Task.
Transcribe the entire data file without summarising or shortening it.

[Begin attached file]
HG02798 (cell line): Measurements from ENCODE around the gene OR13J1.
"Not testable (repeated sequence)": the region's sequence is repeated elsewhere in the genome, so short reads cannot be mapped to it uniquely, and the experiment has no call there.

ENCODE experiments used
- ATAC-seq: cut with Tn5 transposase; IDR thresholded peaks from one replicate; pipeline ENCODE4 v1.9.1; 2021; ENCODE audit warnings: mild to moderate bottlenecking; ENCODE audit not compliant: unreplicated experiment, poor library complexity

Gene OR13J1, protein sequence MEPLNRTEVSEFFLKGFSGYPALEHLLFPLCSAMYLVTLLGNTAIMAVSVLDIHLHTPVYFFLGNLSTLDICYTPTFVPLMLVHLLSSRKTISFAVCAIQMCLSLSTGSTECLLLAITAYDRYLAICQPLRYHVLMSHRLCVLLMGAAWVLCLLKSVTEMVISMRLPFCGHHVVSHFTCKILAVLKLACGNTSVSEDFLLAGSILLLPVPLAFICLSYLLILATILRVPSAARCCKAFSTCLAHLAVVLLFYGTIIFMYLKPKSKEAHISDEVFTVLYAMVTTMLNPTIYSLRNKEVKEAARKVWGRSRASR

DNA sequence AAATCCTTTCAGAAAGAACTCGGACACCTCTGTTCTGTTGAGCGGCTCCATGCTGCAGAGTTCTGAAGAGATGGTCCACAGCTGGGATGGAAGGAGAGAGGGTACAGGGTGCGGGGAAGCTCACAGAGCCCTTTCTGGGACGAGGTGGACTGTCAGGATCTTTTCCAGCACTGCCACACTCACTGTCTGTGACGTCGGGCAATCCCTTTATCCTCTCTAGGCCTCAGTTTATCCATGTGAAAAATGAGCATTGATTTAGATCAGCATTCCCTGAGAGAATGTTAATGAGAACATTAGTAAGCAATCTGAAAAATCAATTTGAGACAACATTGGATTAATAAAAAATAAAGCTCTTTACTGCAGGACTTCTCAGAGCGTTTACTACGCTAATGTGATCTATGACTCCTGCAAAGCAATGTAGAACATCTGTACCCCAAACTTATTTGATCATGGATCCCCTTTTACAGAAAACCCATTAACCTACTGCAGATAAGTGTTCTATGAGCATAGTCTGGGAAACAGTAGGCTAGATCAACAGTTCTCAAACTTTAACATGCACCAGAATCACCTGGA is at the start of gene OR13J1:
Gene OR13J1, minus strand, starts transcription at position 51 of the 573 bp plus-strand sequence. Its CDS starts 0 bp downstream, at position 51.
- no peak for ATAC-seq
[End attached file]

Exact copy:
HG02798 (cell line): Measurements from ENCODE around the gene OR13J1.
"Not testable (repeated sequence)": the region's sequence is repeated elsewhere in the genome, so short reads cannot be mapped to it uniquely, and the experiment has no call there.

ENCODE experiments used
- ATAC-seq: cut with Tn5 transposase; IDR thresholded peaks from one replicate; pipeline ENCODE4 v1.9.1; 2021; ENCODE audit warnings: mild to moderate bottlenecking; ENCODE audit not compliant: unreplicated experiment, poor library complexity

Gene OR13J1, protein sequence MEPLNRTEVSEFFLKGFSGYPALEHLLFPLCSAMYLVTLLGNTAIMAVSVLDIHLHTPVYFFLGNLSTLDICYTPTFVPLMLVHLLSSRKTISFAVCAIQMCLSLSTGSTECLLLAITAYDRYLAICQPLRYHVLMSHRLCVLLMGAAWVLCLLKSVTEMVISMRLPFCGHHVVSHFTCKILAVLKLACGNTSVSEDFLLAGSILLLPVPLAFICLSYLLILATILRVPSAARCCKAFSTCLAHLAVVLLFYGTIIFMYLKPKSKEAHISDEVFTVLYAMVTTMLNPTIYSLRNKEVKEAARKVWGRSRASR

DNA sequence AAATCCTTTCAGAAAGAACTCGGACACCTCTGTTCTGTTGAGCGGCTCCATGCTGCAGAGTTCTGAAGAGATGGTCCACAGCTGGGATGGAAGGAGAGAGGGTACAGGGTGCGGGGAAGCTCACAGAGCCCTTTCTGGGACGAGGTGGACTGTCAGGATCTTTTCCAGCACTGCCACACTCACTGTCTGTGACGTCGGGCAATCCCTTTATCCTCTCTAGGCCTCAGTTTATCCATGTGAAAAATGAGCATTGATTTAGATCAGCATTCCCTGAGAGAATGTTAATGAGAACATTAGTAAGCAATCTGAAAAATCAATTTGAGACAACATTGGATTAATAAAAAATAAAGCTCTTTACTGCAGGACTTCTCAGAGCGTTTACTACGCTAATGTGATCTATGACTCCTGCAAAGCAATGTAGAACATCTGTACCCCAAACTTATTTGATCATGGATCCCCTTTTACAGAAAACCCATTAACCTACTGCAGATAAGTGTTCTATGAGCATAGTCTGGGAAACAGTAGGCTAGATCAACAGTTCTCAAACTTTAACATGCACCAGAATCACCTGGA is at the start of gene OR13J1:
Gene OR13J1, minus strand, starts transcription at position 51 of the 573 bp plus-strand sequence. Its CDS starts 0 bp downstream, at position 51.
- no peak for ATAC-seq